The second watch of the evening was coming to a close as Sarah tried to locate an open diner in the Deep South. She’d driven for hours and needed food.
Fog crept in as she approached a small town with a cluster of stores. Bright light radiated from a single building. The lighting seemed extreme, but grabbed attention. The sign read, “Alagan’s Family Restaurant.”
She walked into the small, yet open room decorated in Retro 60’s with white walls, red furnishings and a checkered floor. Her shoulders slumped, and she viewed her feet; the result of high school bullying for a fish shaped birthmark on her face. The only available booth in the back was a four person seat, and she took it.
Coffee was served, and she buried her head in the menu until the bell from the door changed her attention.
A man with thick dark hair walked inside. Everyone in the diner watched him. He took the seat which faced her at a left angle, and with all the stares he was getting she wondered if he were someone important. When she gave him a closer look she couldn’t breathe.
Hills and valleys of scars gave portrait to what she assumed was a past fire. She looked back down at her menu.
Whispers could be heard and the place became ablaze with curiosity. She sensed the uncaring excitement of the patrons. Her heart beat faster, and she felt sick as her own memories of what it felt like to be an outcast returned.
He looked up, his blue-gray eyes met hers, and she noted they were perfect. His dark brown eyebrows had been trimmed, and they were healthy too.
If only she could rise from her seat and protect him from the gawkers, but her own self-consciousness wouldn’t allow it. She wished others could see he was more than a face. She crossed her arms on the table.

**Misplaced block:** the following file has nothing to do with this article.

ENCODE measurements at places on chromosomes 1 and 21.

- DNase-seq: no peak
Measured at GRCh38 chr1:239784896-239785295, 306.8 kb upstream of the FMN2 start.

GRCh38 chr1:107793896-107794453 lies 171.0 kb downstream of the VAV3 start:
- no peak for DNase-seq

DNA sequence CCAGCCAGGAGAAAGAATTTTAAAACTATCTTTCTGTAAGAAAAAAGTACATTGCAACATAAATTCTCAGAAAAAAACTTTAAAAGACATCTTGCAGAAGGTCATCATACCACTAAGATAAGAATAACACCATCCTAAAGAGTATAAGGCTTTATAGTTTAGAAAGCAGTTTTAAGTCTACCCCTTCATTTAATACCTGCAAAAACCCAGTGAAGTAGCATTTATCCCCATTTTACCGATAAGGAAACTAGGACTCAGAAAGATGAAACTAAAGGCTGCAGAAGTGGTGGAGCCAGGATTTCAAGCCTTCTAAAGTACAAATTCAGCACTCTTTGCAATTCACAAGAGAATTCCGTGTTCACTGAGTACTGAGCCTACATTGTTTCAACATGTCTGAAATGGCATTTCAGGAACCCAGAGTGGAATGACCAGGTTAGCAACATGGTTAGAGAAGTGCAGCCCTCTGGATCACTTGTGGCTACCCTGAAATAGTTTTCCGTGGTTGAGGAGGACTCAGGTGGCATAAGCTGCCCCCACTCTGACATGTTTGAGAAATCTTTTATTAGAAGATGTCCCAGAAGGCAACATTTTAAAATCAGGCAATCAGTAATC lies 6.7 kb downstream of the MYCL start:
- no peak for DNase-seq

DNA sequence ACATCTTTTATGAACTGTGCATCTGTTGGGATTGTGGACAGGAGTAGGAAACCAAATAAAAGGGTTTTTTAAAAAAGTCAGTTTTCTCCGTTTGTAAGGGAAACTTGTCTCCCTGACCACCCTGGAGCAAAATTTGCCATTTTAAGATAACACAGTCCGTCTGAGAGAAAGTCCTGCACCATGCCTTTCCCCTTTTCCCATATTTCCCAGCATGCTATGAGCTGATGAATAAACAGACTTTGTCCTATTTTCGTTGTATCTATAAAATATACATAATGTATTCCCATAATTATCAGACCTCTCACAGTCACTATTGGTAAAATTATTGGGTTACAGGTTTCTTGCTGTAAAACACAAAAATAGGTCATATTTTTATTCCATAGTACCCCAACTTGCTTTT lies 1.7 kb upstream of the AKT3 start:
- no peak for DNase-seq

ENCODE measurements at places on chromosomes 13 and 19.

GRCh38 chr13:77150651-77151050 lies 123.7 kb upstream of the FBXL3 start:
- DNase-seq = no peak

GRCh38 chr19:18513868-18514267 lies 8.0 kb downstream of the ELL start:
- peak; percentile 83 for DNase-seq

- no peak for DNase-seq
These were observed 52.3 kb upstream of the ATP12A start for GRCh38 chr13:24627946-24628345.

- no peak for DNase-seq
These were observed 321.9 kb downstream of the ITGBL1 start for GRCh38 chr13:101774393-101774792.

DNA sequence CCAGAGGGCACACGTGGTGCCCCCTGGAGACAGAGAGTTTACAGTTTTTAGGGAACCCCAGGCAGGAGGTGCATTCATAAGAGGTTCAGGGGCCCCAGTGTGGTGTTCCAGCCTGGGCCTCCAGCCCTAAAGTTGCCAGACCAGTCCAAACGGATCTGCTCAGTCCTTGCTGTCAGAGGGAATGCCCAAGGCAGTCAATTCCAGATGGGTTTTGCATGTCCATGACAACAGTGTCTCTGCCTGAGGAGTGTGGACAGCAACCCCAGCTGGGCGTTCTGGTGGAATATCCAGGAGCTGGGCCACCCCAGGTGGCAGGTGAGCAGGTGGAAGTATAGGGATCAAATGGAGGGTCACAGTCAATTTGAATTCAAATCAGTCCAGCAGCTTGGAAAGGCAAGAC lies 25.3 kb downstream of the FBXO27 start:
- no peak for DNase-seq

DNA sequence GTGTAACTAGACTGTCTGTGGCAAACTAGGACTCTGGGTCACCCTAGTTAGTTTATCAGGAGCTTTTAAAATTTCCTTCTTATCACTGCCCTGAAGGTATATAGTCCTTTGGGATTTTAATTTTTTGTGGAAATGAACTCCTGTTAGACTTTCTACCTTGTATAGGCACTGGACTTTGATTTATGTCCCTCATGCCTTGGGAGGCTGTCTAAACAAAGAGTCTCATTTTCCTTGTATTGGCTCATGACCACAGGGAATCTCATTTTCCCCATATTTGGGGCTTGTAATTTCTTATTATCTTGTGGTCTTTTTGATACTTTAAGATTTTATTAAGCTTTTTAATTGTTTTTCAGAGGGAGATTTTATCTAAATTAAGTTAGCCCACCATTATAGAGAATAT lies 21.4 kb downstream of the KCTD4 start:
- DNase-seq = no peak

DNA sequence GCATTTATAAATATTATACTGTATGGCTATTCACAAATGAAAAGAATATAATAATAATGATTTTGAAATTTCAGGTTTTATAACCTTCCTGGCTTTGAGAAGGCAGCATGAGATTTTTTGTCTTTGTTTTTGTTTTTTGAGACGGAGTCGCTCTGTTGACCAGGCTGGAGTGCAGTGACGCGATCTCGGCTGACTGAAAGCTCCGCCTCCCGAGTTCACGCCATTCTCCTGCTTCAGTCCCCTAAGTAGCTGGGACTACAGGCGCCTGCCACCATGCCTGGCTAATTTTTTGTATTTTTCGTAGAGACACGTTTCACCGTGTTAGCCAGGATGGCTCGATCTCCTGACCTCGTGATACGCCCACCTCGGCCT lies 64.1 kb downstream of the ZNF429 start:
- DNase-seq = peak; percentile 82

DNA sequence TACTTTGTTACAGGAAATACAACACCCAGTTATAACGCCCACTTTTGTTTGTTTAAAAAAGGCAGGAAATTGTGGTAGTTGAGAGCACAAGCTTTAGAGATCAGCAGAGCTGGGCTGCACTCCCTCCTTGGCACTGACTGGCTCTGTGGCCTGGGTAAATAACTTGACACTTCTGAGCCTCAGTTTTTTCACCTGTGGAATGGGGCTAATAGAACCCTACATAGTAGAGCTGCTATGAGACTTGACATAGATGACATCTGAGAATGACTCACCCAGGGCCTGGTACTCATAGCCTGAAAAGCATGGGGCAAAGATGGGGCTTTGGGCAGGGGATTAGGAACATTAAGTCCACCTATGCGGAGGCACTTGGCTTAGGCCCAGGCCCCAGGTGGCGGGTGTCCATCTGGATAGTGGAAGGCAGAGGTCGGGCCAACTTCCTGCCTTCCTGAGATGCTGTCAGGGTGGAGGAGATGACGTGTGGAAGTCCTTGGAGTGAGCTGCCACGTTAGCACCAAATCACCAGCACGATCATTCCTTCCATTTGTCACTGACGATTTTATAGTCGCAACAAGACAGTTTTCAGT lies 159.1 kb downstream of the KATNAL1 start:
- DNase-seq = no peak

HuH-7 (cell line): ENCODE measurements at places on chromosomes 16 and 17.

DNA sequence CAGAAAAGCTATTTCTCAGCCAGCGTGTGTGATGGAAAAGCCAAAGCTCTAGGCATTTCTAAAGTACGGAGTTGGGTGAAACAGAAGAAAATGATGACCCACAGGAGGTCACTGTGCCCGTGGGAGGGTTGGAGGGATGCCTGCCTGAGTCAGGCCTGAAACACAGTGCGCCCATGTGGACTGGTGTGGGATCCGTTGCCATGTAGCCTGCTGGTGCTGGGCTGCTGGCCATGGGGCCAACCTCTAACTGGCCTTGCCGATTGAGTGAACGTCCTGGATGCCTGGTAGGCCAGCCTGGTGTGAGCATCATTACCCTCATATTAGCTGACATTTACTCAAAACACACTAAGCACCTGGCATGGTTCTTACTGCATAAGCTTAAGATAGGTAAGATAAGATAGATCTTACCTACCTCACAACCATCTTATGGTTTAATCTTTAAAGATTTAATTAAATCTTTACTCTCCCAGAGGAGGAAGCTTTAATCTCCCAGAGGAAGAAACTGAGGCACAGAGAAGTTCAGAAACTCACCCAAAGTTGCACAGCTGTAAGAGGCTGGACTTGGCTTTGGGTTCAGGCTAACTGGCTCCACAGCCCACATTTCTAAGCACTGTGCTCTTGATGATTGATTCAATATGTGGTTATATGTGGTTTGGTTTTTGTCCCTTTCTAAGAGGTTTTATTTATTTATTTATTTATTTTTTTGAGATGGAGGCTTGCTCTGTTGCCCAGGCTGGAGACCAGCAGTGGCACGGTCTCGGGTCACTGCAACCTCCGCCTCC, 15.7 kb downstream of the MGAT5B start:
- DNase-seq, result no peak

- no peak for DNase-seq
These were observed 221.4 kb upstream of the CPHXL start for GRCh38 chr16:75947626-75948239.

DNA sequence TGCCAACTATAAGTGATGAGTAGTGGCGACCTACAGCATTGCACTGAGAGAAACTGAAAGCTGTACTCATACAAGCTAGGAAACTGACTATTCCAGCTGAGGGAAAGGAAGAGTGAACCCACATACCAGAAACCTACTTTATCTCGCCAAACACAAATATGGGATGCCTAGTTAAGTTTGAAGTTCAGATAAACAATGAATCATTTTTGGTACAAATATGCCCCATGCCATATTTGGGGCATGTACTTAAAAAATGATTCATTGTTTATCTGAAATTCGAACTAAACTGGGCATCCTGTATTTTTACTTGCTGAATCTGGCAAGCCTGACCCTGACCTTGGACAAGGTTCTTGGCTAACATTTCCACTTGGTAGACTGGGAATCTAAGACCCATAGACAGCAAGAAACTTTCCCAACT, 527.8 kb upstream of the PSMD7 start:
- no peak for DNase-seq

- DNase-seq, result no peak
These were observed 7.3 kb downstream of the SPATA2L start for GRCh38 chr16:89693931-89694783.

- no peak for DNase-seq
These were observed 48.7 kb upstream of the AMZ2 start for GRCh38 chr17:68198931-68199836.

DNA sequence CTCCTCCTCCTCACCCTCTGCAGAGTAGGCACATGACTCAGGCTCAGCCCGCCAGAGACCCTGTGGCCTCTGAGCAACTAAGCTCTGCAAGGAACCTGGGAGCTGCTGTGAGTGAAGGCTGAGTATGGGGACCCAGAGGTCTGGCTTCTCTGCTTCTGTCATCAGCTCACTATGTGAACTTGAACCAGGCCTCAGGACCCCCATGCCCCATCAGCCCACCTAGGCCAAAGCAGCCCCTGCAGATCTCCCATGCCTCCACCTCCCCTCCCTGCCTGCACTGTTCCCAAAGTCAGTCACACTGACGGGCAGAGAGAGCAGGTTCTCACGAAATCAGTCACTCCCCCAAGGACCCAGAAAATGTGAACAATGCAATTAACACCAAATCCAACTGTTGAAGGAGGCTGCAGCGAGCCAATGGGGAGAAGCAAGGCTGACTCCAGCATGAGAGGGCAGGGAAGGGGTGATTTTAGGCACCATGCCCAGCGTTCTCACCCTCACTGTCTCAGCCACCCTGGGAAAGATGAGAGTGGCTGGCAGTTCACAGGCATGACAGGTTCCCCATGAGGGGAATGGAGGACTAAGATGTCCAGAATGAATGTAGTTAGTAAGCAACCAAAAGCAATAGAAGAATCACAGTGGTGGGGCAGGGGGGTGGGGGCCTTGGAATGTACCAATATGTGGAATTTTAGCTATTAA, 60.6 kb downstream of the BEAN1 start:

“Oh, dear Lord,” she prayed. “Thank you for sending us Jesus, who gives us strength in this world. In your family, there are no black sheep. The Lamb of God loves us equally. Please, let me feel your peace, and bless this man. Amen.”
She tried hard not to glance up, but couldn’t resist, and when she did he was waiting. Pain was written on his face, but not in his eyes, they radiated with a likeable, enduring love. Joy filled her heart at having his attention.
He sat still as she memorized each scar on his forehead, cheeks, and chin and wondered if his flattened lips were once full or thin. Holes were all that was left of his nose, and she could tell that at one time he was quite handsome.
They each ate their meals, and she felt as though they had dined together. She continued to look at him and him at her. No words were ever spoken. No words were needed.
He rose from his seat and nodded her way, displaying a slight smile before leaving. She watched all the curious stares again. As the door closed after him, the diner felt cold and lifeless.
She reflected about entertaining angels in the Bible and believed she’d just encountered one. Perhaps he was sent to help her, even though her thoughts were of helping him. She felt blessed to have had the experience.
The following day she returned to the diner. She took her place in the front seat.
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